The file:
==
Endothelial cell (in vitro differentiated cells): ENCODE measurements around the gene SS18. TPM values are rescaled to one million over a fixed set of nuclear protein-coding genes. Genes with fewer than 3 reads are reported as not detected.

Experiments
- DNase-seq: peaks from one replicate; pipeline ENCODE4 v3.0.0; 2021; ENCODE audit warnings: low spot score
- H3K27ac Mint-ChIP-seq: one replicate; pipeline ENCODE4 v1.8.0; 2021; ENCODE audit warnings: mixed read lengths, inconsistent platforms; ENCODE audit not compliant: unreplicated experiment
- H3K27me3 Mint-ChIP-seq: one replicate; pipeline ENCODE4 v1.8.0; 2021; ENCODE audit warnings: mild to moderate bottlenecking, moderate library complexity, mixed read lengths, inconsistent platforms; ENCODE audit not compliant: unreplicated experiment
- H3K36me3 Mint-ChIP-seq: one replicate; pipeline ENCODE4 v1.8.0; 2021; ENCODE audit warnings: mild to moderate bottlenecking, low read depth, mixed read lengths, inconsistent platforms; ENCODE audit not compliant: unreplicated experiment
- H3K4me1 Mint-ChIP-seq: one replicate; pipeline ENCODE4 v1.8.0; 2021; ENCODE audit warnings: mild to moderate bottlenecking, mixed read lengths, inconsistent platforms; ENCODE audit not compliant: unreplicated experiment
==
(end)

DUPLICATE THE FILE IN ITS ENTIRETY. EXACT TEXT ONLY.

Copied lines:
Endothelial cell (in vitro differentiated cells): ENCODE measurements around the gene SS18. TPM values are rescaled to one million over a fixed set of nuclear protein-coding genes. Genes with fewer than 3 reads are reported as not detected.

Experiments
- DNase-seq: peaks from one replicate; pipeline ENCODE4 v3.0.0; 2021; ENCODE audit warnings: low spot score
- H3K27ac Mint-ChIP-seq: one replicate; pipeline ENCODE4 v1.8.0; 2021; ENCODE audit warnings: mixed read lengths, inconsistent platforms; ENCODE audit not compliant: unreplicated experiment
- H3K27me3 Mint-ChIP-seq: one replicate; pipeline ENCODE4 v1.8.0; 2021; ENCODE audit warnings: mild to moderate bottlenecking, moderate library complexity, mixed read lengths, inconsistent platforms; ENCODE audit not compliant: unreplicated experiment
- H3K36me3 Mint-ChIP-seq: one replicate; pipeline ENCODE4 v1.8.0; 2021; ENCODE audit warnings: mild to moderate bottlenecking, low read depth, mixed read lengths, inconsistent platforms; ENCODE audit not compliant: unreplicated experiment
- H3K4me1 Mint-ChIP-seq: one replicate; pipeline ENCODE4 v1.8.0; 2021; ENCODE audit warnings: mild to moderate bottlenecking, mixed read lengths, inconsistent platforms; ENCODE audit not compliant: unreplicated experiment